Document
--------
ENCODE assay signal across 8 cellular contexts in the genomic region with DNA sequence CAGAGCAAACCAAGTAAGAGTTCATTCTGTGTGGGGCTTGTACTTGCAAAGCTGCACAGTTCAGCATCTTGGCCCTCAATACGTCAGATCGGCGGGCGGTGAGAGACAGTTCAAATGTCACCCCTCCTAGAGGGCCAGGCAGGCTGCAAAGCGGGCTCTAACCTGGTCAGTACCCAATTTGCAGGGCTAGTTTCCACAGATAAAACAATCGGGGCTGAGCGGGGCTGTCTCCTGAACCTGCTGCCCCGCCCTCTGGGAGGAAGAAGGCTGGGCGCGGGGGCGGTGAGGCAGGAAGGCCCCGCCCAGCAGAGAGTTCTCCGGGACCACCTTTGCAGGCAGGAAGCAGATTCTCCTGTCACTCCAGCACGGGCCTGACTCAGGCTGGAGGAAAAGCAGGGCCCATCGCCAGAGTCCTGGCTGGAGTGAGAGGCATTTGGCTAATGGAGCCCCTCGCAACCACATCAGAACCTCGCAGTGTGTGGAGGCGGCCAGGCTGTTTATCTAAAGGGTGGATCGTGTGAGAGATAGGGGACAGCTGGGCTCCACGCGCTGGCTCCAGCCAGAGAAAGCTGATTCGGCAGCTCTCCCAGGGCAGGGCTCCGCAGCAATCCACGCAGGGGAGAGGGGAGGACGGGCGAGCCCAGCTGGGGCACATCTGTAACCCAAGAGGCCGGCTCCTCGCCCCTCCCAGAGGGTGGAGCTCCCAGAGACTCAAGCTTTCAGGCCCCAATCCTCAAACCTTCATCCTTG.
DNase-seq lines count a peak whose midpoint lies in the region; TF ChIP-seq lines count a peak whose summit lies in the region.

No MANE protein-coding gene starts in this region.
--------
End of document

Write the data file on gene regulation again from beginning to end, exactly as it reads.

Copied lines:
ENCODE assay signal across 8 cellular contexts in the genomic region with DNA sequence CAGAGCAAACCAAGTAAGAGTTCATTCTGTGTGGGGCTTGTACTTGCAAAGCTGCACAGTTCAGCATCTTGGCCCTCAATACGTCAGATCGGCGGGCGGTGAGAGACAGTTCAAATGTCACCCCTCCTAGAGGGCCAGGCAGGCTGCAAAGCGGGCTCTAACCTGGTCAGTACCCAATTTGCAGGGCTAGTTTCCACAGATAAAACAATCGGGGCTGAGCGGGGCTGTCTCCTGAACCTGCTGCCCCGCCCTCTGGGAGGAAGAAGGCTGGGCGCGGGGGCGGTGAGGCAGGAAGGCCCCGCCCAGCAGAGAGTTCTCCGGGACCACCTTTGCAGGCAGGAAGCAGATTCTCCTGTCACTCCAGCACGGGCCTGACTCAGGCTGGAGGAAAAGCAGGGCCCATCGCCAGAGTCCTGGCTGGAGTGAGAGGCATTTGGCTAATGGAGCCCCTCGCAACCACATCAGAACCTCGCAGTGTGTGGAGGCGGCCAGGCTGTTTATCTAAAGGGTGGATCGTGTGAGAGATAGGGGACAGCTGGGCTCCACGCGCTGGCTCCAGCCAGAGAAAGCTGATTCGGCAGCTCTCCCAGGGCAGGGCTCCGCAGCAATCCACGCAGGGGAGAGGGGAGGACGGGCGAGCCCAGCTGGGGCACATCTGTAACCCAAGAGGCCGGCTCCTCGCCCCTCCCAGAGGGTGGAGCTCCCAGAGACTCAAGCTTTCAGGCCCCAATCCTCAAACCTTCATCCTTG.
DNase-seq lines count a peak whose midpoint lies in the region; TF ChIP-seq lines count a peak whose summit lies in the region.

No MANE protein-coding gene starts in this region.